Iain Duncan Smith may have convinced himself he has created a new spirit of entrepreneurship, but seems to have forgotten that even if this were true – and it isn’t – he plans to kill it stone dead.  And then all those self-employed workers will suddenly be back on the dole, and we will see the true extent of unemployment in the UK.

Above graph from the Tax Research report on plummeting earnings for the self-employed.

For the latest red tape ridden rules planned for self-employed Universal Credit claimants visit: https://www.gov.uk/government/uploads/system/uploads/attachment_data/file/254254/uc-and-self-employment-quick-guide.pdf

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A Truly Chlling Move: Part Time Workers To Face Housing Benefit Sanctions DWP Confirms

what-nextIn breath-takingly savage news, it has been reported that the DWP plans to stop Housing Benefit payments to low paid part time workers if they fail to carry out ‘work related activity’.

When Universal Credit is finally introduced, those earning less than the equivalent of the minimum wage for 35 hours a week will be forced to constantly look for more or better paid work to qualify for in-work benefits such as Tax Credits and Housing Benefit.  Part time workers could face being sent on workfare in the hours they are not at work and will have to prove to Jobcentre busybodies that they are constantly looking for another, better paid job.

Currently sanctions are usually only inflicted on unemployed people, lone parents or those on sickness or disability benefits.  Sanctions are often imposed for the most trivial reason such as being a few minutes late for a meeting with the Jobcentre.  At present Housing Benefits, which allow people to at least keep a roof over their heads, cannot be sanctioned.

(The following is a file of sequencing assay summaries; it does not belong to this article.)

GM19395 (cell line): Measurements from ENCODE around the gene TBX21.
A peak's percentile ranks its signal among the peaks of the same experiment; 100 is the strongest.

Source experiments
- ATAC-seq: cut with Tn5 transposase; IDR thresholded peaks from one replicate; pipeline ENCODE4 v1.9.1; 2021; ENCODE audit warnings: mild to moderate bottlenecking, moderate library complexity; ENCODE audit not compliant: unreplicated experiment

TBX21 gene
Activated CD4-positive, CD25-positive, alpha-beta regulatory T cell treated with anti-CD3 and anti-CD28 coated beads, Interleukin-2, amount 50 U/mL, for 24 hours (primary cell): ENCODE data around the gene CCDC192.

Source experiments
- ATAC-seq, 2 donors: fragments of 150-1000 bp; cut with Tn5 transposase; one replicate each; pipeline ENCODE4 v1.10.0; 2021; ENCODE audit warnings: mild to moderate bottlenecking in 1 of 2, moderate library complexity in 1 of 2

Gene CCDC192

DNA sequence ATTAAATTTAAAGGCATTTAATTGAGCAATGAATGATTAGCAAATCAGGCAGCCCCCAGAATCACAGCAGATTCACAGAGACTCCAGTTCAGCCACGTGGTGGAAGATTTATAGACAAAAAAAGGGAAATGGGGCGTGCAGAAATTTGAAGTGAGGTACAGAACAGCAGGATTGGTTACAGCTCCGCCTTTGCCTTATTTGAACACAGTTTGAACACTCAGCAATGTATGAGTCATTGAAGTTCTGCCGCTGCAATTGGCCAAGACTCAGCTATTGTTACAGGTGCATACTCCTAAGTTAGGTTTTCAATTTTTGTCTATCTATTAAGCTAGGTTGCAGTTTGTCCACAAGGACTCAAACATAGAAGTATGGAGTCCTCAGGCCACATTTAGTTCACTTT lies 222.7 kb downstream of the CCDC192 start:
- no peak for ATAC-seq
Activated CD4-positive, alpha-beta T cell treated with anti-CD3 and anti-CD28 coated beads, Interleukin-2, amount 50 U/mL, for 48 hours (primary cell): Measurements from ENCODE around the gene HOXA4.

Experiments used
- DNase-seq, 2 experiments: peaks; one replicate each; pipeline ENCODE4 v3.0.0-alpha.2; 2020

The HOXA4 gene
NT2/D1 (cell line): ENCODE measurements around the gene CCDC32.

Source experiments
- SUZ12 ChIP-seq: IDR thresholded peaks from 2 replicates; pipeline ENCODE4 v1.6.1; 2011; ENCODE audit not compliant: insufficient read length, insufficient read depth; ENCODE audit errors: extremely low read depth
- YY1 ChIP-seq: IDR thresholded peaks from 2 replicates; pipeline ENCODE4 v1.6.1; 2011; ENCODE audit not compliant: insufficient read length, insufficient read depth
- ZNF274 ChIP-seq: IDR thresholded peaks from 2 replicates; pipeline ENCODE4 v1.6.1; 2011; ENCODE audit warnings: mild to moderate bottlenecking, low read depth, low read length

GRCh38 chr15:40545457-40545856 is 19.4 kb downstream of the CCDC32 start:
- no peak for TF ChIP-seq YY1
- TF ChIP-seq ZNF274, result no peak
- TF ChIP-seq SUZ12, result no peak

This will all change for part-time workers who will now face possible eviction if they upset the Jobcentre according to Inside Housing who warn this could affect up to a million workers.  The number of people in work reliant on Housing Benefits has soared in recent years as social housing has been eroded, whilst wages stagnated and private sector rents climbed to eye-watering levels.

It is chilling to imagine how this vicious move may play out in practice, particularly given this week’s news that evictions are at an all time high.  That it is to be inflicted on those in work just shows the depths that Iain Duncan Smith will stoop to in his attempt to bully the poor out of benefits.  More children will become homeless because of this measure, their lives destroyed before they have even really begun.

Astonishingly one of the groups most affected by this policy is likely to be Jobcentre workers themselves who will now be forced to make each other homeless.  If this doesn’t drag the so-called fighting PCS Union off their knees then nothing ever will.  Don’t hold your breath though – motions passed at the PCS Conference instructing the union to take a tougher line on benefit sanctions have been brushed under the carpet by the leadership.

Visit Boycott Workfare’s website to join the fight against workfare and benefit sanctions and sign the petition to scrap all benefit sanctions without exceptions at: https://you.38degrees.org.uk/petitions/benefit-sanctions-must-be-stopped-without-exceptions-in-uk

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The Benefit Sanction Debt Trap: Is this Iain Duncan Smith’s Nastiest Move So Far?

sanction-sabsUnemployed and disabled people could find themselves owing the Government hundreds, or even thousands of pounds, if they fail to attend workfare or miss a meeting with the Jobcentre.

Details are emerging (thanks to @refuted) of a horrifying regime planned when Universal Credit is introduced which will see emergency Hardship Payments converted into repayable loans.

These payments will be all that is available to people who have had benefits sanctioned for not meet the draconian and ever-changing conditions for claiming benefits.  Claimants can face benefit sanctions for being late to an appointment, missing a meeting or failing to turn up for unpaid workfare placements.  In some cases sanctions can last up to three years.  Hundreds of thousands of benefit sanctions each year are now inflicted on some of the poorest people in the country by Jobcentres.